resourcesABOUT MT AUTHOR GUIDELINES CLASSIFIEDS EDITORIAL CALENDAR MEDIA GUIDE MASSAGE MART SCHOOLS & EDUCATION FEEDBACK
Why You Should Include the Single-Leg Stance Test in Every Patient Assessment
The single-leg stance (SLS) test, also known as the single-limb stance test, unipedal stance test or one-legged stance / balance test, is often used in the geriatric population to assess static postural and balance control.
Immunizations by Colorado DCs: Really?
You probably didn't hear about it, but back on Nov. 21, 2013, the Board of Directors of the Colorado Chiropractic Association (CCA) adopted "immunization authority" for Colorado DCs as its No. 2 legislative goal.
The Science of Stretching
In 1986, Rob DeCastella set a course record by running the Boston Marathon in 2:07:51, just 39 seconds off the world record.
A Chinese Medicine Story: An Interview with Mazin Al-Khafaji
Mazin Al-Khafaji's work has interested me for years. In February 2014, we invited him for the second time to speak at the Southwest Symposium in Austin, Texas.
Medical Qigong for the Heart: Part III
Part 1 and Part II of this series focused on the physical aspect of the Heart and mental emotional aspects of the Heart respectively. Now, I would like to focus on the spiritual aspect of the Heart.
By the Numbers: 3 Common Financial Mistakes With Major Consequences
Warren Buffett is on record for sharing the hidden art of becoming wealthy and making it simple enough for anyone to grasp.
Peer Points: Always Seeking To Grow
Ellen "Kiki" Geary has spent the last decade honing her craft. As a specialist in integrative holistic care, she went straight from completing her master's degree in acupuncture and chinese herbal medicine from Bastyr University to building a successful and thriving practice in the small community of Anacortes, Washington.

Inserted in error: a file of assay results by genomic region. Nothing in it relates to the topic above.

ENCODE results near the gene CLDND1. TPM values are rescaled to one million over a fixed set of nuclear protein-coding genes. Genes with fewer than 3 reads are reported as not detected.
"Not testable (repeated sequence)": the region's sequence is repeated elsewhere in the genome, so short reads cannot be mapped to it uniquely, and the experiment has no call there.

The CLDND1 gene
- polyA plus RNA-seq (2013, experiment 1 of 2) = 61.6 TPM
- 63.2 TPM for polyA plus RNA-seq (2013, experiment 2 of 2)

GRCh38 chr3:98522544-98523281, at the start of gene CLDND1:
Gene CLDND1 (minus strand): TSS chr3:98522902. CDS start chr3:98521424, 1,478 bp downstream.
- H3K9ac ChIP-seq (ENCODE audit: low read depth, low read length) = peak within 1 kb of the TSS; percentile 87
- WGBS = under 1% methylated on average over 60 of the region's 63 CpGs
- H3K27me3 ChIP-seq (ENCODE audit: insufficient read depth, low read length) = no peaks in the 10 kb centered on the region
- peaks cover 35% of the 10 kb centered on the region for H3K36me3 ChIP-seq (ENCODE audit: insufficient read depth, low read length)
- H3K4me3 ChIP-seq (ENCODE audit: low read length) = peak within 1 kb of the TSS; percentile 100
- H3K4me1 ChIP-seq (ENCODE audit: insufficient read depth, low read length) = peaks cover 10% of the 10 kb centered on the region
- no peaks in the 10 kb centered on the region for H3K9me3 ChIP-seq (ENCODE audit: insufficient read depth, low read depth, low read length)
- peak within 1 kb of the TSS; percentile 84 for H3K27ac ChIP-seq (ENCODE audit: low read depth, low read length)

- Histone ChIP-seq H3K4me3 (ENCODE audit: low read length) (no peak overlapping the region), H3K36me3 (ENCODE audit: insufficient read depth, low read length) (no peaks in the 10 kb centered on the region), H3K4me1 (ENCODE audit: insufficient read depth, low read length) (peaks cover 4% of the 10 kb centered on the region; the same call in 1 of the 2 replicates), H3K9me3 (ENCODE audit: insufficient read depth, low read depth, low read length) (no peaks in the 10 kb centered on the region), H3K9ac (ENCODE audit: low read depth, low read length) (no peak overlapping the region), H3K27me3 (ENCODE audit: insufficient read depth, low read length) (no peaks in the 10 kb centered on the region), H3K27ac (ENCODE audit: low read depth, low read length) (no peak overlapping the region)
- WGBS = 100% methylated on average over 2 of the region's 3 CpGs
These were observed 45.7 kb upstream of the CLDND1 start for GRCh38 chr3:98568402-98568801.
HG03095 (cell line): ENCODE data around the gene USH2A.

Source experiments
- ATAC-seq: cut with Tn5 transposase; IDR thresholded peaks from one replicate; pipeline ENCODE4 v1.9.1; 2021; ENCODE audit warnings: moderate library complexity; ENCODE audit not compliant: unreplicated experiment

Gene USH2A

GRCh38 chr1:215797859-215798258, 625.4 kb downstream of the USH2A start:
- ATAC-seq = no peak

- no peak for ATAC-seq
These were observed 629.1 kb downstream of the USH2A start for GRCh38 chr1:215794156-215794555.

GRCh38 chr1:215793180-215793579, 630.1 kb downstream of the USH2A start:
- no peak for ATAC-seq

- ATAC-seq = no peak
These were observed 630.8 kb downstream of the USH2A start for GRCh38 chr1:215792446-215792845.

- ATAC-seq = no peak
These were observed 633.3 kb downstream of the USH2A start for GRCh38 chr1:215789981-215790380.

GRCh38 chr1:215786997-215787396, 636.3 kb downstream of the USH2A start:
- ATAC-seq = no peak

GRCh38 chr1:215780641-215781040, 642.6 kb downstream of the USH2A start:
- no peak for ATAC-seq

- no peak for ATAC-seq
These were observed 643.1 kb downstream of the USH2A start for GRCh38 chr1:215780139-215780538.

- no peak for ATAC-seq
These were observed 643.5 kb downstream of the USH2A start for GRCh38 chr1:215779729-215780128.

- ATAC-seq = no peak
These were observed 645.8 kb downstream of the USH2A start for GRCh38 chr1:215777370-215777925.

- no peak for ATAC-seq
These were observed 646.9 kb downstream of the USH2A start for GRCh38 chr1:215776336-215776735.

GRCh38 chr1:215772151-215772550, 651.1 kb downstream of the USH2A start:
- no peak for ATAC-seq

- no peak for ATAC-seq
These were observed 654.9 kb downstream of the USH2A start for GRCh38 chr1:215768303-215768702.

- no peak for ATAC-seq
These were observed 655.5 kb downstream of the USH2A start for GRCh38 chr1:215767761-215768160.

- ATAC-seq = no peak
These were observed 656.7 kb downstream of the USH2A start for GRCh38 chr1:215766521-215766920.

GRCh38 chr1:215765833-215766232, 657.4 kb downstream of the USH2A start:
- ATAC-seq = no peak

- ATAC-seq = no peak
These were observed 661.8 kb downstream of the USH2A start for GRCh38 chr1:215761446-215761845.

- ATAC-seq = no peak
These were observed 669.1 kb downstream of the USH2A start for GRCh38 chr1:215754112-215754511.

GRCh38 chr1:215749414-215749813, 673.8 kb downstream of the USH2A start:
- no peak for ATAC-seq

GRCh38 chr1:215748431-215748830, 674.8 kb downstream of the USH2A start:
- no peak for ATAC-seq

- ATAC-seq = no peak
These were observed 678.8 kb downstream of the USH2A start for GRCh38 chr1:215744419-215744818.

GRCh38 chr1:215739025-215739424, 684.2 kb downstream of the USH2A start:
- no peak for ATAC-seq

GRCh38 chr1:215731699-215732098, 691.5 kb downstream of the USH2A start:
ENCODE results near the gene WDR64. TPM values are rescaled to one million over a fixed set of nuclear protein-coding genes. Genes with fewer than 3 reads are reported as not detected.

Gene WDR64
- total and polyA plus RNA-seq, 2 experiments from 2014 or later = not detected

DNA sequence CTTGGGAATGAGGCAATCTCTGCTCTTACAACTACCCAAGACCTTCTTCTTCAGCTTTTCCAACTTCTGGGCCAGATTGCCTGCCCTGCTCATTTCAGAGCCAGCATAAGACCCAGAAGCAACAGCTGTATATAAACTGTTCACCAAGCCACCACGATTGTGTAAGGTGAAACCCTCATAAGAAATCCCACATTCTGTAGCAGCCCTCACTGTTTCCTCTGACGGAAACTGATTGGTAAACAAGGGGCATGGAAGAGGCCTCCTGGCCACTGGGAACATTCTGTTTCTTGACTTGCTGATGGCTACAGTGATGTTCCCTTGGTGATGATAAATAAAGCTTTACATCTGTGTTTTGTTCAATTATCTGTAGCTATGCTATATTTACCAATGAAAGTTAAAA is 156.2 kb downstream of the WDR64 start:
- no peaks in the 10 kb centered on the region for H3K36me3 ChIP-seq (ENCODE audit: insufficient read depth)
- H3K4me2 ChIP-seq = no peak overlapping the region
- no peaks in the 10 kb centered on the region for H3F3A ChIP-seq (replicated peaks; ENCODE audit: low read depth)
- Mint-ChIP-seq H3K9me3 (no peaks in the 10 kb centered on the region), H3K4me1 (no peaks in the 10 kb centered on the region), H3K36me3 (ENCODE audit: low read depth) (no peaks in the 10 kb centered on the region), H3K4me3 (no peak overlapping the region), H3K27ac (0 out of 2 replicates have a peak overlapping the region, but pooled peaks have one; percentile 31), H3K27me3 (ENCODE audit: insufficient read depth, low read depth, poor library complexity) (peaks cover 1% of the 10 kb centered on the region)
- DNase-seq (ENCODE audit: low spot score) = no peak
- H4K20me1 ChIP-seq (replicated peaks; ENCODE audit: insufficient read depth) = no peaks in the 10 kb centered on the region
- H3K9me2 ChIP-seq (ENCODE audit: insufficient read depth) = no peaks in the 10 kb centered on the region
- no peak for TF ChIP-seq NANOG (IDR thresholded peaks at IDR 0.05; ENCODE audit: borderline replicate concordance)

Physical Exam 101: The Hands
I am sure you are familiar with the old adage: "When the only tool in your toolbox is a hammer, everything starts to look like a nail."
Are You a Bad Chiropractic Patient?
My father was a great DC. In fact, as you might expect, he was the doctor of chiropractic I measured all other doctors against. Sadly, he died at age 61 when I was in my early 30s.
A Guide for Talking to Doctors about Acupuncture and Brain Chemistry
Before I begin any discussion of how to talk about the effects of acupuncture on brain chemistry, nervous and endocrine function, it is essential to understand just what physicians most need help with.
A History Worth Telling
The popularity and the use of acupuncture for the treatment of animals in the United States is at its peak.
Coding for the Subluxation: ICD-9 vs. ICD-10
When I attended chiropractic school, I was taught that chiropractors approach health care differently than the traditional medical establishment.
Building From the Bottom Up
I caught up with my dear friend Honora Wolfe, in her Colorado painting studio where, if she is not praying in Bhutan or doing charitable work in a Nepali free clinic, she spends most of her time now.
Vaccines and Chiropractic: Evidence-Based Medicine or Medical Dogma?
Right or wrong, the chiropractic profession has historically been against vaccinations. However, a growing trend within the profession is seeking to reverse this position.
Fibromyalgia: Put the Pain in Its Place
While some fibromyalgia patients respond favorably to regular chiropractic care, others experience minimal relief. Unfortunately, many of these patients must rely on pharmacological management to relieve their constant pain.
Curbing Label Overwhelm